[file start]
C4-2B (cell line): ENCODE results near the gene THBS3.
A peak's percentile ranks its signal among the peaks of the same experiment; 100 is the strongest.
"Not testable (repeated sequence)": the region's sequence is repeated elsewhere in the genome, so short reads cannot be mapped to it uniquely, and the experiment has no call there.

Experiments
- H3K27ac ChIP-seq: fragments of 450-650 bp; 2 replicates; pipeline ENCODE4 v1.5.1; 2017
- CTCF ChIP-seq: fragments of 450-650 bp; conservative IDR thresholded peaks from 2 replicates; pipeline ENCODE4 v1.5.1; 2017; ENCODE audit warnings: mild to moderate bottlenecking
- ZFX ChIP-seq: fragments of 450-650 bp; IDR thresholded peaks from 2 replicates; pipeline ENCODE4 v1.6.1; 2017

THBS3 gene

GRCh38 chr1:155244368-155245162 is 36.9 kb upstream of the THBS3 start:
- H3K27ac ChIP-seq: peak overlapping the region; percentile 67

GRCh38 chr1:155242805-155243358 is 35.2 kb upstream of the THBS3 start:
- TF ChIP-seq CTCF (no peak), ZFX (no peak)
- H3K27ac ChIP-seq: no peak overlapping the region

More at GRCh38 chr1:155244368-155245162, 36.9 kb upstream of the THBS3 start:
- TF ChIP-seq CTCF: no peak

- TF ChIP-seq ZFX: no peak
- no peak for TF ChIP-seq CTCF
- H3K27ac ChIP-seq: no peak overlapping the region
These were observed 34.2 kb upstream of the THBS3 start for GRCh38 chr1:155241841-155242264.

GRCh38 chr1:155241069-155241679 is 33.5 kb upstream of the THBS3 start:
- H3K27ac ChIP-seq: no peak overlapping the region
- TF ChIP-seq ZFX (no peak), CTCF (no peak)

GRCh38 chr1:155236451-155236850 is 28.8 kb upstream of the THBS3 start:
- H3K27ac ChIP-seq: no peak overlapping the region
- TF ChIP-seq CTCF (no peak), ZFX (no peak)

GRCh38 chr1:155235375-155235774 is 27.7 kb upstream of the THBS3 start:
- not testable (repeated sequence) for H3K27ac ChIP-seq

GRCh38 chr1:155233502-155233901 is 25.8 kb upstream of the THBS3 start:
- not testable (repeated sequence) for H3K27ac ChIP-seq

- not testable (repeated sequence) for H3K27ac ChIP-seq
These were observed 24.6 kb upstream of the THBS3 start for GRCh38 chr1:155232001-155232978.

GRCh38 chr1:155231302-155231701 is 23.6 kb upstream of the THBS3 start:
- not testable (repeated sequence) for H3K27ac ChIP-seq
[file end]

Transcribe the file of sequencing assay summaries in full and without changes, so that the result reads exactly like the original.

C4-2B (cell line): ENCODE results near the gene THBS3.
A peak's percentile ranks its signal among the peaks of the same experiment; 100 is the strongest.
"Not testable (repeated sequence)": the region's sequence is repeated elsewhere in the genome, so short reads cannot be mapped to it uniquely, and the experiment has no call there.

Experiments
- H3K27ac ChIP-seq: fragments of 450-650 bp; 2 replicates; pipeline ENCODE4 v1.5.1; 2017
- CTCF ChIP-seq: fragments of 450-650 bp; conservative IDR thresholded peaks from 2 replicates; pipeline ENCODE4 v1.5.1; 2017; ENCODE audit warnings: mild to moderate bottlenecking
- ZFX ChIP-seq: fragments of 450-650 bp; IDR thresholded peaks from 2 replicates; pipeline ENCODE4 v1.6.1; 2017

THBS3 gene

GRCh38 chr1:155244368-155245162 is 36.9 kb upstream of the THBS3 start:
- H3K27ac ChIP-seq: peak overlapping the region; percentile 67

GRCh38 chr1:155242805-155243358 is 35.2 kb upstream of the THBS3 start:
- TF ChIP-seq CTCF (no peak), ZFX (no peak)
- H3K27ac ChIP-seq: no peak overlapping the region

More at GRCh38 chr1:155244368-155245162, 36.9 kb upstream of the THBS3 start:
- TF ChIP-seq CTCF: no peak

- TF ChIP-seq ZFX: no peak
- no peak for TF ChIP-seq CTCF
- H3K27ac ChIP-seq: no peak overlapping the region
These were observed 34.2 kb upstream of the THBS3 start for GRCh38 chr1:155241841-155242264.

GRCh38 chr1:155241069-155241679 is 33.5 kb upstream of the THBS3 start:
- H3K27ac ChIP-seq: no peak overlapping the region
- TF ChIP-seq ZFX (no peak), CTCF (no peak)

GRCh38 chr1:155236451-155236850 is 28.8 kb upstream of the THBS3 start:
- H3K27ac ChIP-seq: no peak overlapping the region
- TF ChIP-seq CTCF (no peak), ZFX (no peak)

GRCh38 chr1:155235375-155235774 is 27.7 kb upstream of the THBS3 start:
- not testable (repeated sequence) for H3K27ac ChIP-seq

GRCh38 chr1:155233502-155233901 is 25.8 kb upstream of the THBS3 start:
- not testable (repeated sequence) for H3K27ac ChIP-seq

- not testable (repeated sequence) for H3K27ac ChIP-seq
These were observed 24.6 kb upstream of the THBS3 start for GRCh38 chr1:155232001-155232978.

GRCh38 chr1:155231302-155231701 is 23.6 kb upstream of the THBS3 start:
- not testable (repeated sequence) for H3K27ac ChIP-seq